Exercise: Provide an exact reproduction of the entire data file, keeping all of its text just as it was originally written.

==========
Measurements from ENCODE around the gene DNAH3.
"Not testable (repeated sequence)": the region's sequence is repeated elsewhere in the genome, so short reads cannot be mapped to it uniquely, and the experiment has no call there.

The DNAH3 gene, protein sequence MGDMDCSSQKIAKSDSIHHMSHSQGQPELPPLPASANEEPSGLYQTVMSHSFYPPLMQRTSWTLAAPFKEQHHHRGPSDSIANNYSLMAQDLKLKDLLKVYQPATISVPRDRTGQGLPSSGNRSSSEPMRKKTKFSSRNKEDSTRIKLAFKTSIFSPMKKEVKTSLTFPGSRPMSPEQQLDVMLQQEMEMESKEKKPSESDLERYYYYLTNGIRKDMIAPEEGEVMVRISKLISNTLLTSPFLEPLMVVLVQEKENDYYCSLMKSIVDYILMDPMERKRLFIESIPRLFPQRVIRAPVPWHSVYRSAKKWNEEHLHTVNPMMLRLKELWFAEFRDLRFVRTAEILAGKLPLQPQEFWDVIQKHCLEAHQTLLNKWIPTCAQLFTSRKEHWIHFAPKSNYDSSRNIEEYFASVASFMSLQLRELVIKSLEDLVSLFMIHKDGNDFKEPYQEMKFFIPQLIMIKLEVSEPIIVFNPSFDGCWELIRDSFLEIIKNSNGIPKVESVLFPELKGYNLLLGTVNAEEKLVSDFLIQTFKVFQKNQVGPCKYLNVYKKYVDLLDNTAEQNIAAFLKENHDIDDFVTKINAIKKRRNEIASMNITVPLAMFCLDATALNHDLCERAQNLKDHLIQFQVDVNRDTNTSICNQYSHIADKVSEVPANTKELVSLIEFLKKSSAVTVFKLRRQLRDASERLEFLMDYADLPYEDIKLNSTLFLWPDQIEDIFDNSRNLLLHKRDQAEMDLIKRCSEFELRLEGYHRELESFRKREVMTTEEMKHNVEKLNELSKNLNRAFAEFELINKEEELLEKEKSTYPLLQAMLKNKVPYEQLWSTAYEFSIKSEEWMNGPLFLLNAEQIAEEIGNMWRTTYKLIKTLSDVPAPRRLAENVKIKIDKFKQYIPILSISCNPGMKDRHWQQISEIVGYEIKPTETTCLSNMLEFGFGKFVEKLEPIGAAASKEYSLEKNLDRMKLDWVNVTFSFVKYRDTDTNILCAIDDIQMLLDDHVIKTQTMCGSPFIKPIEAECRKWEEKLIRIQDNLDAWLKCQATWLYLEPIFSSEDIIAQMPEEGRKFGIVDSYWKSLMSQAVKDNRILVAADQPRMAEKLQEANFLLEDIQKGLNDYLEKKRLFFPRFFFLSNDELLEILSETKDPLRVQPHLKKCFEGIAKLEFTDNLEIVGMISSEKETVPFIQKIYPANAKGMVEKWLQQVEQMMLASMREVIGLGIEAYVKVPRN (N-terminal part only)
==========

Measurements from ENCODE around the gene DNAH3.
"Not testable (repeated sequence)": the region's sequence is repeated elsewhere in the genome, so short reads cannot be mapped to it uniquely, and the experiment has no call there.

The DNAH3 gene, protein sequence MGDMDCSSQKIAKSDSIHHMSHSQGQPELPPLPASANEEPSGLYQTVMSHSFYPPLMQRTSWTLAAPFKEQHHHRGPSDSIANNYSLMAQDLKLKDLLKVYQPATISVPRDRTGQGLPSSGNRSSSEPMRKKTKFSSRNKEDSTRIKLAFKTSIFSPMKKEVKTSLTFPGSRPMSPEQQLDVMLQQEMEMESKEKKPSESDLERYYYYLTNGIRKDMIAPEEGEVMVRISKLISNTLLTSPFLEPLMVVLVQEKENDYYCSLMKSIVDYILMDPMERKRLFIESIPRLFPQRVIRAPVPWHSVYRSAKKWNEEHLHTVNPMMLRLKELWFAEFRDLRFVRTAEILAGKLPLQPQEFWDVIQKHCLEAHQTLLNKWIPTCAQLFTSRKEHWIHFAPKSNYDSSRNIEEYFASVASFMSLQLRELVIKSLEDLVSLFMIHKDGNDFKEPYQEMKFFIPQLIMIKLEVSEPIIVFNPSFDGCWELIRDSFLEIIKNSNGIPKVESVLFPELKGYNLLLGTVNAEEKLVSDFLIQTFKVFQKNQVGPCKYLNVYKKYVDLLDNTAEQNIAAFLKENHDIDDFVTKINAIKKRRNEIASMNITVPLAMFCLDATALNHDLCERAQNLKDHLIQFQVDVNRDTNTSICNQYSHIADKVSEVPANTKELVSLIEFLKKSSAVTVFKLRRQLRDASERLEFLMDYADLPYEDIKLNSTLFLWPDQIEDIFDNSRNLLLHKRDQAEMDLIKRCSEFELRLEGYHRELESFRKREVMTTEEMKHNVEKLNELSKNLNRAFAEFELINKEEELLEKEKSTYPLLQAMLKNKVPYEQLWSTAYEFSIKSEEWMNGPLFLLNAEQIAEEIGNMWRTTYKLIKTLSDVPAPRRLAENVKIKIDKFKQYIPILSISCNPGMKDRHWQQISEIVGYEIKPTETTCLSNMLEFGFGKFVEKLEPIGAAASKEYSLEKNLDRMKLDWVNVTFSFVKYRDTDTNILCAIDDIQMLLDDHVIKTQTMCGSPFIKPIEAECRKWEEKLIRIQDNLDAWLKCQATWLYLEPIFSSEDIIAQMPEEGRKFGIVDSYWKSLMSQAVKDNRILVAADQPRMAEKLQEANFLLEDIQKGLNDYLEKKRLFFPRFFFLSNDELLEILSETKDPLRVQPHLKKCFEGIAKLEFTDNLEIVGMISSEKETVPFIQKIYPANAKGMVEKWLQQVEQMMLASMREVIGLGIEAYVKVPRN (N-terminal part only)